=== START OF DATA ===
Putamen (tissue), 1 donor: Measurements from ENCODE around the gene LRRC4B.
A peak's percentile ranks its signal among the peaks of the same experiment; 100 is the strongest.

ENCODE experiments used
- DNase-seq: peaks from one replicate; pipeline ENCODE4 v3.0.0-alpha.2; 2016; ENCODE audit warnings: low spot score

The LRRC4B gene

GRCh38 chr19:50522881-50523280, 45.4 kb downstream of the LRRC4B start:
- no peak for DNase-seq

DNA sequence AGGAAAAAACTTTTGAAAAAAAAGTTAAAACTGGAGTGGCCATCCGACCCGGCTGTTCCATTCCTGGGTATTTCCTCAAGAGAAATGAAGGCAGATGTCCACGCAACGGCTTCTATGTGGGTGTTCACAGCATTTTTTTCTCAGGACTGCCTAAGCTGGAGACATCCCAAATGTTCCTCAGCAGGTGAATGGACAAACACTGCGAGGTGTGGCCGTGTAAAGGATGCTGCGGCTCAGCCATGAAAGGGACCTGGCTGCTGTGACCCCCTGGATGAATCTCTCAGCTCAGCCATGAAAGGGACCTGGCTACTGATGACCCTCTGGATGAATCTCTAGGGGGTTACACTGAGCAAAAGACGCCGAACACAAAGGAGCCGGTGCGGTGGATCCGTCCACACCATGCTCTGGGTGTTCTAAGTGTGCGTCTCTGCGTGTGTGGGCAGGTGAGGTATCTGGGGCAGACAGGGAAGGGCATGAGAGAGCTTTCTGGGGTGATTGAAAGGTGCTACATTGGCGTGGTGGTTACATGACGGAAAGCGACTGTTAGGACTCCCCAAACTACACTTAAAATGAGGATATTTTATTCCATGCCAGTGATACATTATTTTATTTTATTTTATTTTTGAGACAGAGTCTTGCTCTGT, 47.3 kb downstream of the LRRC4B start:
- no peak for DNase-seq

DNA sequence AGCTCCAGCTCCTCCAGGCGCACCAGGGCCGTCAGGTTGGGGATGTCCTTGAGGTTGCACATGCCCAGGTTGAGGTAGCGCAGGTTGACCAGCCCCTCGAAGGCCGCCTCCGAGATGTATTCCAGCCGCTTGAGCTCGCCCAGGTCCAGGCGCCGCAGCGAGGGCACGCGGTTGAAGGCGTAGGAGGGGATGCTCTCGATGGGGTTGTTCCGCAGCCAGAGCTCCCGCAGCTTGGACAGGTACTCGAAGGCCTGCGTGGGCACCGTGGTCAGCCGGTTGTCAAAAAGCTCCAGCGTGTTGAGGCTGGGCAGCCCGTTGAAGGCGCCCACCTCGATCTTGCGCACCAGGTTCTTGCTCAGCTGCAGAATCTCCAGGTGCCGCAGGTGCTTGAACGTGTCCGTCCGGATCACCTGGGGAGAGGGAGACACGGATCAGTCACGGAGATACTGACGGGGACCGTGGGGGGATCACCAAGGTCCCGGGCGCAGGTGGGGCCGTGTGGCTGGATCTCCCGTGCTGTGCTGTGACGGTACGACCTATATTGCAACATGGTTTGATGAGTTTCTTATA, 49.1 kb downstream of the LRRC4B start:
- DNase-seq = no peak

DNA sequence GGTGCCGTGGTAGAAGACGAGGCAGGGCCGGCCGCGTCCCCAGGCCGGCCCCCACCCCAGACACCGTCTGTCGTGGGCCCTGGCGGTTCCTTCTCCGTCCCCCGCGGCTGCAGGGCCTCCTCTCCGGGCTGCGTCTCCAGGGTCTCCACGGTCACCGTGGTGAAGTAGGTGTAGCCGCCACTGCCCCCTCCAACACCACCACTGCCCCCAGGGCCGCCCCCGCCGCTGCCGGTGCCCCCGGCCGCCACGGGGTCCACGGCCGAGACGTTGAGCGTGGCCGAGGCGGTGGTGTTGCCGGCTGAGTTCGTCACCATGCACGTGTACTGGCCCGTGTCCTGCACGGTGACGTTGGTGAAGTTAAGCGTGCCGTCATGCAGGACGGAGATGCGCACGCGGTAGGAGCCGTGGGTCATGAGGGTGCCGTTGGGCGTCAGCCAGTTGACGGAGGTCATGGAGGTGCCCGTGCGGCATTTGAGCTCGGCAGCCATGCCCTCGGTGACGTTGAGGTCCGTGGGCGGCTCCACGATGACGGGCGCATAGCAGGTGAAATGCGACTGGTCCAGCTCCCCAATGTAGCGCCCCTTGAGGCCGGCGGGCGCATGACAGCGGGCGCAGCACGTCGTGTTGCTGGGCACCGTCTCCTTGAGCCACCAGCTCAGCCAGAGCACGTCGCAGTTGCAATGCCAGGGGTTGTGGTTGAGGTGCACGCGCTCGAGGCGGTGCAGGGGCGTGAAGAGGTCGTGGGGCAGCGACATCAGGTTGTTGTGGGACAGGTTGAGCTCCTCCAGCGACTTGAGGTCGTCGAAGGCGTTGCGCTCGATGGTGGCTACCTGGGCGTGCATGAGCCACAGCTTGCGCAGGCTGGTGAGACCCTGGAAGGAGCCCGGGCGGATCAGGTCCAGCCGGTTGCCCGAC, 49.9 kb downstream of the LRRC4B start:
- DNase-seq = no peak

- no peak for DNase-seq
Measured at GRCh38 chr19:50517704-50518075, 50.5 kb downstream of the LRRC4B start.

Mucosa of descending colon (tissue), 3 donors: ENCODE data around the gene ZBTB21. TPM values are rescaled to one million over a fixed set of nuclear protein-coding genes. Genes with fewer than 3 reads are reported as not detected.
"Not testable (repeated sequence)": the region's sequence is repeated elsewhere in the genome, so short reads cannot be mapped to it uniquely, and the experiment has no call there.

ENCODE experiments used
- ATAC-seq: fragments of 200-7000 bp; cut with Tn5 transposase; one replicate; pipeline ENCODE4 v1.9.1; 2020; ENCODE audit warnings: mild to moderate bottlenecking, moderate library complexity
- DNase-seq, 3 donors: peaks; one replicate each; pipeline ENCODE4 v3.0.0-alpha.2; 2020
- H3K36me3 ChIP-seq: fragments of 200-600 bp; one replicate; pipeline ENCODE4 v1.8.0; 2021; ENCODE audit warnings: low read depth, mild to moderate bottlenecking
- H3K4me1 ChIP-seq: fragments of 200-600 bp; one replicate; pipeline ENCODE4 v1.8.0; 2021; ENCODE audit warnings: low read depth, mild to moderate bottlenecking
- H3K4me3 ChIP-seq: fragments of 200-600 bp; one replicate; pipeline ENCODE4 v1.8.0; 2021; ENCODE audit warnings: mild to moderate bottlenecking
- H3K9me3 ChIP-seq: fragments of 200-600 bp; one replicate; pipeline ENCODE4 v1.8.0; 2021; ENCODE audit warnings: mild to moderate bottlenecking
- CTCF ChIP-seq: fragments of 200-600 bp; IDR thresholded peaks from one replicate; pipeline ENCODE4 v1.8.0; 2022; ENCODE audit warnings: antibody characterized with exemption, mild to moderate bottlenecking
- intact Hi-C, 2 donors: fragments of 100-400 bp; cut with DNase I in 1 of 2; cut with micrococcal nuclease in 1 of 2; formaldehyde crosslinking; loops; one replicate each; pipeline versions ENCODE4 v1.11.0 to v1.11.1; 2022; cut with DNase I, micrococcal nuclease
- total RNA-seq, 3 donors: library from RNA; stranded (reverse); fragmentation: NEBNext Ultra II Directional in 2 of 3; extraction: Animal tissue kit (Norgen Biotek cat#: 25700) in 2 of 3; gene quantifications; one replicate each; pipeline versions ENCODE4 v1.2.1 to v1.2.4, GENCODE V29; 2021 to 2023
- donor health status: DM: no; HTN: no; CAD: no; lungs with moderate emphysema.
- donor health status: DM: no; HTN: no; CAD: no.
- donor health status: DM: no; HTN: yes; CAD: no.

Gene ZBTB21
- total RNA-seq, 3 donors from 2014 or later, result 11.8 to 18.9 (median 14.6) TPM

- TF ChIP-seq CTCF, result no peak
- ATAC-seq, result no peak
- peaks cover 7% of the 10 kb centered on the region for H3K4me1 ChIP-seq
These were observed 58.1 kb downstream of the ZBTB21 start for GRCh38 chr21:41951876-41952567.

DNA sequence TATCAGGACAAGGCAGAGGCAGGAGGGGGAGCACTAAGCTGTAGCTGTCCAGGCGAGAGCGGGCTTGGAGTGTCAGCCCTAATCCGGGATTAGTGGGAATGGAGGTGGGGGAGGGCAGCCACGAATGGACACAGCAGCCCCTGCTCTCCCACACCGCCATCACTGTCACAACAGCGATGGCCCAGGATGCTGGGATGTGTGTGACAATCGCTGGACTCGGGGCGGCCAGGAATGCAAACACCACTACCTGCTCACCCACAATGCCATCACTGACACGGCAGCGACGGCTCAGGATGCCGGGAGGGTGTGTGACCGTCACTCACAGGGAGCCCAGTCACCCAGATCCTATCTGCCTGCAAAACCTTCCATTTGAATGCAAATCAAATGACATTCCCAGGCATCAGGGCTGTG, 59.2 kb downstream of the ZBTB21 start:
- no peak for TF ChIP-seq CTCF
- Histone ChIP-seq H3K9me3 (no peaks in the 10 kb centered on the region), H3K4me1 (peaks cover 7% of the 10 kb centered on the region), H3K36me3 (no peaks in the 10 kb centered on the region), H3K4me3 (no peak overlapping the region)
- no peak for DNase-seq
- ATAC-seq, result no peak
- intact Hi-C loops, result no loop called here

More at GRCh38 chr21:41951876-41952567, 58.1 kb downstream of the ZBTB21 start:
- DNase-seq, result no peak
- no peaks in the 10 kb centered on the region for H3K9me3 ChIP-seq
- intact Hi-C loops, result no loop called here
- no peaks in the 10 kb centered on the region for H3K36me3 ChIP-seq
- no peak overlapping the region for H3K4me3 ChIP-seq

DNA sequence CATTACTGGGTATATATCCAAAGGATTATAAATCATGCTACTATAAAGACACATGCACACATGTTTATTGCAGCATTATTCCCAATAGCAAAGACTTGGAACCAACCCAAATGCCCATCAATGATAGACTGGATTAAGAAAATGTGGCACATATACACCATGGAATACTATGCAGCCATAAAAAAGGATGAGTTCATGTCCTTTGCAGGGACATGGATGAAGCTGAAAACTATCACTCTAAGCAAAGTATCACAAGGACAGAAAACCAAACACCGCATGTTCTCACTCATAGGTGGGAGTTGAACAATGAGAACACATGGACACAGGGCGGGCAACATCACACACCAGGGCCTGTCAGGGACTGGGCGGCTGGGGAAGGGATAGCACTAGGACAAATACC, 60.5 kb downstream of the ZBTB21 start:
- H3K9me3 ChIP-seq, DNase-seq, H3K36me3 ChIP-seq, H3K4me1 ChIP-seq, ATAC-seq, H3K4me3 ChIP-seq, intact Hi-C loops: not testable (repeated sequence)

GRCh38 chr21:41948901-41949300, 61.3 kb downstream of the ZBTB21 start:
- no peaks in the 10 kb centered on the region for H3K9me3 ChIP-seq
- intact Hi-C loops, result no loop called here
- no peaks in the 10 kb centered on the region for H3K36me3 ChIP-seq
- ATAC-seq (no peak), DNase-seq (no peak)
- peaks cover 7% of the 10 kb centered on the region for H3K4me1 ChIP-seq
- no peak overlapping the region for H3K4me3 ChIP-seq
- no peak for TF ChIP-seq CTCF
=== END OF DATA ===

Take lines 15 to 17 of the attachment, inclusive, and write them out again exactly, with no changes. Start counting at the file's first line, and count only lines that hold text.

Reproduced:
Measured at GRCh38 chr19:50517704-50518075, 50.5 kb downstream of the LRRC4B start.

Mucosa of descending colon (tissue), 3 donors: ENCODE data around the gene ZBTB21. TPM values are rescaled to one million over a fixed set of nuclear protein-coding genes. Genes with fewer than 3 reads are reported as not detected.
"Not testable (repeated sequence)": the region's sequence is repeated elsewhere in the genome, so short reads cannot be mapped to it uniquely, and the experiment has no call there.